Out-Law News 3 min. read
06 Feb 2018, 12:24 pm
A new Data Protection Bill (132-page / 1MB PDF) was introduced before Ireland's parliament last week. The Bill is designed to supplement the EU's General Data Protection Regulation (GDPR) and would repeal the majority of existing data protection laws that apply in Ireland, which are set out in Acts that have been in force since 1988 and 2003. The Irish Senate is expected to debate the new Bill over the coming weeks.
Technology law expert Dermot McGirr of Pinsent Masons, the law firm behind Out-Law.com, said the Bill "represents a significant strengthening of the protection of personal data under Irish law and an unprecedented conferral of enforcement powers" on the country's data protection commissioner.
Under the proposals, a series of new criminal offences would be introduced for breaches of data protection law.
According to the Bill, it would be an offence for a data processor to knowingly or recklessly engage in unauthorised disclosure of personal data where they do not have prior authority from the data controller for such disclosure. A further offence could arise where there is disclosure or sale of personal data obtained without the prior authority of the data controller or processor.
Businesses recruiting new staff that require job applicants to file data subject access requests with former employers would also be at risk of being found to have committed an offence, under the proposals.
Organisations and individuals convicted of committing those offences could be hit with a fine of up to €50,000 or a maximum term of five years imprisonment.
Stiff financial penalties for those that breach the GDPR are provided for under the terms of the Regulation. Under the GDPR, organisations face fines of up to €20 million, or 4% of their annual global turnover, whichever is the highest, for the most serious of offences. However, the Regulation requires in some circumstances, and gives each EU member state a degree of freedom in others, to set their own rules to supplement the GDPR, including in relation to enforcement and sanctions.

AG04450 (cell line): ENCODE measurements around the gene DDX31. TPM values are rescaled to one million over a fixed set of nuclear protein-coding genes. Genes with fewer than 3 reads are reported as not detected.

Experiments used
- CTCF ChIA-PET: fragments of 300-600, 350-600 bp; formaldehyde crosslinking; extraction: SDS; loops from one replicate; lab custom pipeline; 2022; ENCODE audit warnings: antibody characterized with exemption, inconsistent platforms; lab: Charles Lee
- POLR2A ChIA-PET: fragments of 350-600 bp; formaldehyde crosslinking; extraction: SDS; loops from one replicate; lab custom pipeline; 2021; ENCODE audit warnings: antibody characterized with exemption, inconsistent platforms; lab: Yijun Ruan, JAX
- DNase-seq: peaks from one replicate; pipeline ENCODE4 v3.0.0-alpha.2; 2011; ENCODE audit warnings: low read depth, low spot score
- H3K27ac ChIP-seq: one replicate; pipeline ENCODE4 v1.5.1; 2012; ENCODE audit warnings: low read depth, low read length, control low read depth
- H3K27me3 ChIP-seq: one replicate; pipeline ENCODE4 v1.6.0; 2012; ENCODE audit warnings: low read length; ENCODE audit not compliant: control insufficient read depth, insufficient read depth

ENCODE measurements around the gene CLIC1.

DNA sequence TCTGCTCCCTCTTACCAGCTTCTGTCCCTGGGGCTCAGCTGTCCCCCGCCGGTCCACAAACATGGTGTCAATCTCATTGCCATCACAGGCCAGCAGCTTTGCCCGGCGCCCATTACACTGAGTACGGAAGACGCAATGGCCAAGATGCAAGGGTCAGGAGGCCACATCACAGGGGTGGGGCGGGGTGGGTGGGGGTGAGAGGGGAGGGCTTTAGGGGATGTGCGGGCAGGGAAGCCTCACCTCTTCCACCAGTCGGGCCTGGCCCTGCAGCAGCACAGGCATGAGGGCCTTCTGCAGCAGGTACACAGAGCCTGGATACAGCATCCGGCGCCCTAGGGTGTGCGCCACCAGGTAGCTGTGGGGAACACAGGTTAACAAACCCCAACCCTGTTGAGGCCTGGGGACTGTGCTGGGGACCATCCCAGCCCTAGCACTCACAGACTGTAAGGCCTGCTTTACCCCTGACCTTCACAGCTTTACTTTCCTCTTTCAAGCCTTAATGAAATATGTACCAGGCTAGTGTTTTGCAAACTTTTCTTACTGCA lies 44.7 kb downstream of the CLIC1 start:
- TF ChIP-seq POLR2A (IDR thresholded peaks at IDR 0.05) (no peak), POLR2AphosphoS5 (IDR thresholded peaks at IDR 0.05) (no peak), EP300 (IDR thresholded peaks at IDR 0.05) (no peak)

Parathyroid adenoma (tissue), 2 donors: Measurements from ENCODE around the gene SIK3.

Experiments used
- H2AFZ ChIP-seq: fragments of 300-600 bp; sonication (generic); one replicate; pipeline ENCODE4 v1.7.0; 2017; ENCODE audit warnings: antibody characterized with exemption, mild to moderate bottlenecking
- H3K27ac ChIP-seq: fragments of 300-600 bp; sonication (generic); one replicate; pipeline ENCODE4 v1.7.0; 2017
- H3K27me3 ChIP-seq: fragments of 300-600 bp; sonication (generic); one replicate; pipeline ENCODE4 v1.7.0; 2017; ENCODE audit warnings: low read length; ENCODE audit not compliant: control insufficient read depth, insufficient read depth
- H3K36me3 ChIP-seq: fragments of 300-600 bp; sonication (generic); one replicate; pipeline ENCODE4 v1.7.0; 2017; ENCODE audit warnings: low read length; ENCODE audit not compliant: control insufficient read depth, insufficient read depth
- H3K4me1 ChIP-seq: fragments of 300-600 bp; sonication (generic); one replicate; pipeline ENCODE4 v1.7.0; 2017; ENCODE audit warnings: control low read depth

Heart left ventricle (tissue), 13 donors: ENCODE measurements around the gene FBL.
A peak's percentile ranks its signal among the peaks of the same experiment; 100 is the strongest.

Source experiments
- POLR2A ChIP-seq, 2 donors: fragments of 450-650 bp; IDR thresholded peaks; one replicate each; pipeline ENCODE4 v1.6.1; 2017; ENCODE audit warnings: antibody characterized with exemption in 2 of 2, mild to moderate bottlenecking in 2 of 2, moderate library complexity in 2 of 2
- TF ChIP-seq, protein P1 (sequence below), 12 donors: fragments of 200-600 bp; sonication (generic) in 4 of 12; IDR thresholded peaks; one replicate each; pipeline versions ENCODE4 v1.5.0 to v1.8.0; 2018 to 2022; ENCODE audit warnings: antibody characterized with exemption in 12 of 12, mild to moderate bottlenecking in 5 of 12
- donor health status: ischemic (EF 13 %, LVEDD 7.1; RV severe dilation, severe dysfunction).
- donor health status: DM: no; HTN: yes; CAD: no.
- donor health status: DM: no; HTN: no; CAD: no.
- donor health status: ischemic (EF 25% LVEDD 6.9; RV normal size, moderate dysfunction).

The Irish government, in its new Bill, confirmed that public sector bodies in Ireland would be exempt from fines where they are responsible for breaching the new rules.
Further changes to rules regarding civil actions that can be brought against those that breach data protection laws are also outlined in the Bill.
Under those proposals, non-for-profit bodies, organisations or associations would be eligible to raise data protection actions on behalf of data subjects. However, the remedies available in such cases would be restricted to court injunctions that prohibit a continuation of non-compliant processing and a declaration that there has been a breach of the law. Damages could not be awarded in those cases.
In addition, the Bill would hand the Irish data protection commission the power to apply to the High Court for an order suspending, restricting or prohibiting the processing of the data or its transfer outside of the EEA where it considers that there is an urgent need to act in order to protect the rights and freedoms of data subject.
New rules relating to the digital age of consent to the processing of personal data are also contained in the new Bill. Under the proposals, online platforms would be prohibited from processing the data of children under the age of 13 on the basis of consent. The age of consent would not apply to any preventative or counselling services, however.
Insurers and pension providers look set to benefit from planned changes to the way health data can be processed. Under the draft plans, health data would be able to be lawfully processed for insurance and pension purposes.
A further change proposed in the Bill would enable public sector bodies in Ireland to disclose personal data in response to freedom of information (FOI) requests in a way which is lawful under the data protection regime.
Provisions contained in existing data protection laws in Ireland that concern the processing of personal data for the purposes of national security, defence and the international relations of the State will continue to apply under the proposed new framework.
Provisions set out in the Data Protection Act 1988 will also continue to apply to complaints made, investigations initiated and suspected contraventions that occur before the new Bill takes effect.
The European Commission recently told EU member states to "speed up" their adoption of new data protection laws to supplement the forthcoming General Data Protection Regulation (GDPR). At the time of its comments in late January, just two countries had adopted "the relevant national legislation". One of those countries is Germany, and the other is Austria.